More clashes in North Kivu will harm civilians, UN official warns
More clashes in North Kivu will harm civilians, UN official warns Website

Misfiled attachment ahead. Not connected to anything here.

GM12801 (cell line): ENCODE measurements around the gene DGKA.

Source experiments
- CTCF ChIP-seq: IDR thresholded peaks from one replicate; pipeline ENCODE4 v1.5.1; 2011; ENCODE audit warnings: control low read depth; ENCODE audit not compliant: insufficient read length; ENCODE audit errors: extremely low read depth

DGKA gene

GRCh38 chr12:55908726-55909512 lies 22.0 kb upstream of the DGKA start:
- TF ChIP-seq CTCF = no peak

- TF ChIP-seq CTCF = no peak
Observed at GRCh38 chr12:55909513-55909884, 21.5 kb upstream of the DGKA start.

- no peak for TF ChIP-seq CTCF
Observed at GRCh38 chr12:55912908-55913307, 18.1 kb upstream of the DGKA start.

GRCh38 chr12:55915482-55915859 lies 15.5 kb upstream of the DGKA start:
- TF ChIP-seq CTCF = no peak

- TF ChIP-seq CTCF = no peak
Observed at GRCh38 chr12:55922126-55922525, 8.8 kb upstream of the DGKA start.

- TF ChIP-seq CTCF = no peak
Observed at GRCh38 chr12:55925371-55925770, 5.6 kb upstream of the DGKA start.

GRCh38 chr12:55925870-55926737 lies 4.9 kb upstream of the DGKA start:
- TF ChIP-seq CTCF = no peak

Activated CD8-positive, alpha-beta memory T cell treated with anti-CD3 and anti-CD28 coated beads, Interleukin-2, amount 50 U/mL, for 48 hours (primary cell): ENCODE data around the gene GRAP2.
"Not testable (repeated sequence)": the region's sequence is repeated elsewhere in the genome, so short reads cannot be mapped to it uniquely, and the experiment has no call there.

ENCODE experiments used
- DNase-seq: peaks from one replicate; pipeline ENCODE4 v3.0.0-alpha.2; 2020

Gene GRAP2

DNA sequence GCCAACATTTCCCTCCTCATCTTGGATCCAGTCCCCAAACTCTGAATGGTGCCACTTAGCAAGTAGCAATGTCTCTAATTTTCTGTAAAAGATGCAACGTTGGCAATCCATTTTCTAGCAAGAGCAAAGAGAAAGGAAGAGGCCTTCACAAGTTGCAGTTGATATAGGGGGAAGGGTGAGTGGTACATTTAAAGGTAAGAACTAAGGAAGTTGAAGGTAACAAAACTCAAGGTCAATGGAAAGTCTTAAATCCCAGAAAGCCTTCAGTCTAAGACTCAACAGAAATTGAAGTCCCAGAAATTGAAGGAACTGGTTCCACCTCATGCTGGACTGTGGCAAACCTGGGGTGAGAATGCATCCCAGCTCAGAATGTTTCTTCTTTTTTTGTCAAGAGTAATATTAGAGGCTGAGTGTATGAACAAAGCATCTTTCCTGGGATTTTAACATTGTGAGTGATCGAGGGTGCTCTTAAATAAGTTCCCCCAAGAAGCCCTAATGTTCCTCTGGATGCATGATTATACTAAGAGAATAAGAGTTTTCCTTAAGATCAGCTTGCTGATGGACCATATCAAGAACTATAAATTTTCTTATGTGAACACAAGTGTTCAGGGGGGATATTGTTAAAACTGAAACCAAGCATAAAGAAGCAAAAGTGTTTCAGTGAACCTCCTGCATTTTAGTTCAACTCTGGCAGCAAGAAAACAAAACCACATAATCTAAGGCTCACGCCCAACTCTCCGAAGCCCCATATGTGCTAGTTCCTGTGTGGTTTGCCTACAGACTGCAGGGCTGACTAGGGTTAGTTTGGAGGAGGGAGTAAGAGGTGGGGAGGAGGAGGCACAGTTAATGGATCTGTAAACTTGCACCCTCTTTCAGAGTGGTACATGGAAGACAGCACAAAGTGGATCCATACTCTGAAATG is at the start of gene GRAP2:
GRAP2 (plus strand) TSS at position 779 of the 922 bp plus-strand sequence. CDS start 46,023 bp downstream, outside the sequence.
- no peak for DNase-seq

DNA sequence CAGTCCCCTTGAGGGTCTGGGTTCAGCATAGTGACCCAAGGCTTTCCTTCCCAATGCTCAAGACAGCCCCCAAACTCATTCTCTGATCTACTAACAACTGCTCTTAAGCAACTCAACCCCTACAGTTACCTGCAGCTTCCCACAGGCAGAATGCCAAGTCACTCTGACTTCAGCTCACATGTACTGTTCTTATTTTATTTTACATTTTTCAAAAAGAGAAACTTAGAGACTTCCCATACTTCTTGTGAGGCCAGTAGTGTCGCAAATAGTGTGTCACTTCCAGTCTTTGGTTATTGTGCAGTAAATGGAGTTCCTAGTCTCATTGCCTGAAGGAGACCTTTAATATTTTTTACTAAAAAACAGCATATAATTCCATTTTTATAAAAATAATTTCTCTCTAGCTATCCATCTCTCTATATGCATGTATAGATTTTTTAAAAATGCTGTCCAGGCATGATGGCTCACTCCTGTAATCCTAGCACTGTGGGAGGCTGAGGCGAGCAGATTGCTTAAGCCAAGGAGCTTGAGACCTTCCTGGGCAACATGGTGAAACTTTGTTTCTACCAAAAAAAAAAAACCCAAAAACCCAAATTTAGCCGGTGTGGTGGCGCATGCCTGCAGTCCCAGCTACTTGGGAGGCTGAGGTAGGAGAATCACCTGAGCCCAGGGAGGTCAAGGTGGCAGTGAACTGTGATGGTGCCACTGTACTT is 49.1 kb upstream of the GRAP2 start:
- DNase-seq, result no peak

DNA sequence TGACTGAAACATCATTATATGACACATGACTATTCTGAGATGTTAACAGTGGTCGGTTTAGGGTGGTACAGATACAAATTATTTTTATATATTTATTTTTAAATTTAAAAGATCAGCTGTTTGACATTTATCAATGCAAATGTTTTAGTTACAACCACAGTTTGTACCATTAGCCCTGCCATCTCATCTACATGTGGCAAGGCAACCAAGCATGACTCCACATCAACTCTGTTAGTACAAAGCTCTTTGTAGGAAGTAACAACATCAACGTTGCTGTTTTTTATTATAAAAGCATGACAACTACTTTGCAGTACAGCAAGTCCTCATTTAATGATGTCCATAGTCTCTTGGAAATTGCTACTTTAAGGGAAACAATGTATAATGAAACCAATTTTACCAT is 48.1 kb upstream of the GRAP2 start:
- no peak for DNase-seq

A senior United Nations envoy to the Democratic Republic of the Congo (DRC) has called on parties in the country's troubled North Kivu province to avoid any actions that could harm the already beleaguered civilian population in the area. Secretary-General Ban Ki-moon's Deputy Special Representative for the DRC, Mr Ross Mountain, made his appeal following a weekend visit to North Kivu, where he held talks with provincial authorities as well as representatives of the UN Mission in the DRC (MONUC), UN agencies and humanitarian partners. A statement issued by the UN Information Centre in Accra said he also visited camps housing some 45,000 displaced people, most having fled their homes following engagements between the Congolese army (FARDC) and Laurent Nkunda's rebels in Sake and its environs at the beginning of September. Mr Mountain hailed a recent agreement reached between the Congolese and Rwandan Governments as an "important step ahead towards peace in the area." Signed in Nairobi earlier this month, the pact calls for a common approach to threats to peace in the region, including measures to end impunity. "Certainly, in accordance with the Nairobi agreement, the planning of military operations is in hand," said Mr. Mountain, who is also the UN's Humanitarian Coordinator in the DRC. "But we continue to hope that before their implementation, the armed groups will understand the immense suffering which would be inflicted on their communities and all the population if they persist in their refusal to surrender, and as regards the Congolese armed groups, that they join the brassage process," he added, referring to a retraining programme for ex-combatants. "I launch a call to everyone, as well as governmental forces and other involved forces so that they abstain from any actions that would put the civilian population in danger. Such acts are contrary to international humanitarian law," Mr. Mountain said. With some 400,000 newly displaced in North Kivu since December 2006, Mr Mountain stressed that many of them continue to live under extremely precarious conditions, some without any outside assistance. He pledged to work with the Congolese authorities and other partners "to try to address the needs of these people." Mr. Mountain emphasized the need for an end to violence. "Everyone must be conscious that if clashes intensify - and there already has been too much - civilians, in particular women and children, will be once more the main victims," he said. "Our priority, today, is to seek ways and means of stabilizing this province durably, in order to allow these people, who have suffered so much, to return home and finally be able to profit from the riches of their country." On Friday, UN Force Commander General Babacar Gaye noted that not enough dissident soldiers had joined the Congolese Army through brassage. He added that the next step might require UN peacekeepers to use force to disarm illegal armed groups, including the one led by General Nkunda.